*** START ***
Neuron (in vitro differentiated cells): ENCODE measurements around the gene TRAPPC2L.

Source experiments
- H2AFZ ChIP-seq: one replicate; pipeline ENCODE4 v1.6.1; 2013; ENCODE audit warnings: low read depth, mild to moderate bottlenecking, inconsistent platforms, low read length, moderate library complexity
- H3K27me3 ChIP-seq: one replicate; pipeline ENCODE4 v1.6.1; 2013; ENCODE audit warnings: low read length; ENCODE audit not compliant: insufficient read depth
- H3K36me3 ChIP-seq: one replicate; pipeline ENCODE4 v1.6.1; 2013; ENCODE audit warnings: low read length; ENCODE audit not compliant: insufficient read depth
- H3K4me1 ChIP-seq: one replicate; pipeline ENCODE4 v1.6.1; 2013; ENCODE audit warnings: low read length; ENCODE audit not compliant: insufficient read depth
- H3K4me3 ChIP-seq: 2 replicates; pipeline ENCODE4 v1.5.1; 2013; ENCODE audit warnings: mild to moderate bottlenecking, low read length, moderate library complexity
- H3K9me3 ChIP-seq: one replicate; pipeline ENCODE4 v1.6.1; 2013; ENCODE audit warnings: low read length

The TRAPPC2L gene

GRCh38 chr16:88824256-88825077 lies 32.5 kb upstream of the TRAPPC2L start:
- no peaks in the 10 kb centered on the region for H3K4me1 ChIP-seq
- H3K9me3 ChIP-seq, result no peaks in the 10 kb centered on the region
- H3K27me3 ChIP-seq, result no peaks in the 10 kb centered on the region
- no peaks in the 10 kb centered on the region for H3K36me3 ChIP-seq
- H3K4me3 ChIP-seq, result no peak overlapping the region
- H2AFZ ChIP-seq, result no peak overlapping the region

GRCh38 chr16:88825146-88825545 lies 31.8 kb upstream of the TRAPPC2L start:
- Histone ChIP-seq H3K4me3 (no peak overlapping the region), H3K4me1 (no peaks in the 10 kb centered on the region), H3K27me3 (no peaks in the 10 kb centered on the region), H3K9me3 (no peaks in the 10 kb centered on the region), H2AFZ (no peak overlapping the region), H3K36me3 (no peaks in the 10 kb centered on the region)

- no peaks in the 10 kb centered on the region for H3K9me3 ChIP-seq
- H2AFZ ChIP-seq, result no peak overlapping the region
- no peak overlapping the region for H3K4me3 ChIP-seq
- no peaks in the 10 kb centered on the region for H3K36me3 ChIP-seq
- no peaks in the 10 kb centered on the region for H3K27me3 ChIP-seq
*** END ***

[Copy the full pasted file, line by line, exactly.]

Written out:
Neuron (in vitro differentiated cells): ENCODE measurements around the gene TRAPPC2L.

Source experiments
- H2AFZ ChIP-seq: one replicate; pipeline ENCODE4 v1.6.1; 2013; ENCODE audit warnings: low read depth, mild to moderate bottlenecking, inconsistent platforms, low read length, moderate library complexity
- H3K27me3 ChIP-seq: one replicate; pipeline ENCODE4 v1.6.1; 2013; ENCODE audit warnings: low read length; ENCODE audit not compliant: insufficient read depth
- H3K36me3 ChIP-seq: one replicate; pipeline ENCODE4 v1.6.1; 2013; ENCODE audit warnings: low read length; ENCODE audit not compliant: insufficient read depth
- H3K4me1 ChIP-seq: one replicate; pipeline ENCODE4 v1.6.1; 2013; ENCODE audit warnings: low read length; ENCODE audit not compliant: insufficient read depth
- H3K4me3 ChIP-seq: 2 replicates; pipeline ENCODE4 v1.5.1; 2013; ENCODE audit warnings: mild to moderate bottlenecking, low read length, moderate library complexity
- H3K9me3 ChIP-seq: one replicate; pipeline ENCODE4 v1.6.1; 2013; ENCODE audit warnings: low read length

The TRAPPC2L gene

GRCh38 chr16:88824256-88825077 lies 32.5 kb upstream of the TRAPPC2L start:
- no peaks in the 10 kb centered on the region for H3K4me1 ChIP-seq
- H3K9me3 ChIP-seq, result no peaks in the 10 kb centered on the region
- H3K27me3 ChIP-seq, result no peaks in the 10 kb centered on the region
- no peaks in the 10 kb centered on the region for H3K36me3 ChIP-seq
- H3K4me3 ChIP-seq, result no peak overlapping the region
- H2AFZ ChIP-seq, result no peak overlapping the region

GRCh38 chr16:88825146-88825545 lies 31.8 kb upstream of the TRAPPC2L start:
- Histone ChIP-seq H3K4me3 (no peak overlapping the region), H3K4me1 (no peaks in the 10 kb centered on the region), H3K27me3 (no peaks in the 10 kb centered on the region), H3K9me3 (no peaks in the 10 kb centered on the region), H2AFZ (no peak overlapping the region), H3K36me3 (no peaks in the 10 kb centered on the region)

- no peaks in the 10 kb centered on the region for H3K9me3 ChIP-seq
- H2AFZ ChIP-seq, result no peak overlapping the region
- no peak overlapping the region for H3K4me3 ChIP-seq
- no peaks in the 10 kb centered on the region for H3K36me3 ChIP-seq
- no peaks in the 10 kb centered on the region for H3K27me3 ChIP-seq